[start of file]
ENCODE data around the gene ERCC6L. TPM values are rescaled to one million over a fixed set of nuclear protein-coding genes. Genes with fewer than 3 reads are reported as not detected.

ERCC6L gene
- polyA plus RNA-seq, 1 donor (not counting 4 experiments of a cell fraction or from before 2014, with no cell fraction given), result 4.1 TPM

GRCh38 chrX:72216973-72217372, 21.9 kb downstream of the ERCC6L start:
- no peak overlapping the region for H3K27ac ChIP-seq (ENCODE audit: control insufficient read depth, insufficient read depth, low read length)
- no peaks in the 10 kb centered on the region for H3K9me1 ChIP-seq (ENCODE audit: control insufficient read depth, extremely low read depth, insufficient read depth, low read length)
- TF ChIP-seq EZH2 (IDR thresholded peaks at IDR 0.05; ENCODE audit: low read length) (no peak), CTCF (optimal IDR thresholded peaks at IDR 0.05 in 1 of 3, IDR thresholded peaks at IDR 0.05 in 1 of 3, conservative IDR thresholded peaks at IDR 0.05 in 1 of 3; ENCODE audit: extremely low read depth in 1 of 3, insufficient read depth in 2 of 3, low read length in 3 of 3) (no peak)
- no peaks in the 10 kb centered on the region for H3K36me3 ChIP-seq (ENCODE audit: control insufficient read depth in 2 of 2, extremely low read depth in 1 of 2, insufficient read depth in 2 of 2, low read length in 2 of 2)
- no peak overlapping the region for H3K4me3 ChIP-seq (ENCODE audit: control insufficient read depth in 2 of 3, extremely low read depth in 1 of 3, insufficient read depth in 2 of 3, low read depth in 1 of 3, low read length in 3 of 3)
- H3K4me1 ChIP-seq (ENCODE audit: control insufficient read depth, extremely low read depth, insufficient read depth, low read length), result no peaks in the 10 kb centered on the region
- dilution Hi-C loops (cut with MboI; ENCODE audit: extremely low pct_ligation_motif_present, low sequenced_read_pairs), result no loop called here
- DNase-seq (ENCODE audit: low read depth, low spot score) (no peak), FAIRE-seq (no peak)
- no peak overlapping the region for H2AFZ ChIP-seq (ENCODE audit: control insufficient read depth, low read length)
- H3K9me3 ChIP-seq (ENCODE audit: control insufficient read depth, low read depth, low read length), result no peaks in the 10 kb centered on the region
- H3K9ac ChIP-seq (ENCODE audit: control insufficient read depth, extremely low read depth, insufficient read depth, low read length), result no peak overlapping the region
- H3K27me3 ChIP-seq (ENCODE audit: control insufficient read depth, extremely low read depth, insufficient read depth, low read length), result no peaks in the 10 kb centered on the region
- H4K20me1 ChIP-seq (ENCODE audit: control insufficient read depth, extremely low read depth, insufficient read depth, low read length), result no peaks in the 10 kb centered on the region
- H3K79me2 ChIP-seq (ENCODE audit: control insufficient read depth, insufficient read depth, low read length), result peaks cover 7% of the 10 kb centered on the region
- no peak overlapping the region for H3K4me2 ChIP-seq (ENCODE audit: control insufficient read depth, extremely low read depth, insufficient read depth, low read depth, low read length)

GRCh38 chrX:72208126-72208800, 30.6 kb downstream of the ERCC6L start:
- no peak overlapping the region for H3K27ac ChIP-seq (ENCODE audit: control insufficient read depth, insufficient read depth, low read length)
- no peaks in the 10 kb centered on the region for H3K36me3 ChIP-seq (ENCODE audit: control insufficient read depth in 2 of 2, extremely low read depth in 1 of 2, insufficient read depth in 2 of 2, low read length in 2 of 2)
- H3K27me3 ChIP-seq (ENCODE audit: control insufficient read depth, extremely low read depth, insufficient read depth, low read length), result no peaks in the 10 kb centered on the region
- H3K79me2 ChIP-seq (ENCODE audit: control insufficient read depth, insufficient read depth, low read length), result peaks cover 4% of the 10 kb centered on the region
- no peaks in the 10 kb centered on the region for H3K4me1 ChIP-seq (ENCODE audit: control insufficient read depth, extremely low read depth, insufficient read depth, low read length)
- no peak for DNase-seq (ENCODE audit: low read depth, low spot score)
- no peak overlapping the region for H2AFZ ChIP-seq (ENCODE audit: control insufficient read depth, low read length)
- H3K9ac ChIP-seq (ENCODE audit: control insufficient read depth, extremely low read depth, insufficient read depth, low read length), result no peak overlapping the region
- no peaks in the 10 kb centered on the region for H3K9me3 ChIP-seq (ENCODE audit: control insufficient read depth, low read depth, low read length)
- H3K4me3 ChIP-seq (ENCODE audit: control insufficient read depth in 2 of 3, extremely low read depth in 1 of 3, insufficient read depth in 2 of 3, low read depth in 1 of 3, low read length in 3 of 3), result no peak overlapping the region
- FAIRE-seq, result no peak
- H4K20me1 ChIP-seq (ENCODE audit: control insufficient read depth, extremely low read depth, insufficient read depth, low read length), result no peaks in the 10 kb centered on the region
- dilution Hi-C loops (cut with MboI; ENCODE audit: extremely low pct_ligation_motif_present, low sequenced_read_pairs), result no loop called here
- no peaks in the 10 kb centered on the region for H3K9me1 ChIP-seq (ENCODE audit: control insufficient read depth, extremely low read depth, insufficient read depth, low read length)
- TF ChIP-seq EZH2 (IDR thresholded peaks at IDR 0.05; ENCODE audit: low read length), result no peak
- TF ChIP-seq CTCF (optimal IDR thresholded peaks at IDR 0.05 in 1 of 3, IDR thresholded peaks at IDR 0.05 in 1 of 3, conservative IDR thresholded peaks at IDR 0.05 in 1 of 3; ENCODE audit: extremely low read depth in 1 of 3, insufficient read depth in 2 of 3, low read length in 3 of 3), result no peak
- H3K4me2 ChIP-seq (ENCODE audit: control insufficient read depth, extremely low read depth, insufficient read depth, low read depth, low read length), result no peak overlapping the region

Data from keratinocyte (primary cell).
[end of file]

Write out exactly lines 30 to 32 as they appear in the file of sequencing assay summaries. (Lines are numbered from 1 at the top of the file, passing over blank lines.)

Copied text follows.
- H3K4me3 ChIP-seq (ENCODE audit: control insufficient read depth in 2 of 3, extremely low read depth in 1 of 3, insufficient read depth in 2 of 3, low read depth in 1 of 3, low read length in 3 of 3), result no peak overlapping the region
- FAIRE-seq, result no peak
- H4K20me1 ChIP-seq (ENCODE audit: control insufficient read depth, extremely low read depth, insufficient read depth, low read length), result no peaks in the 10 kb centered on the region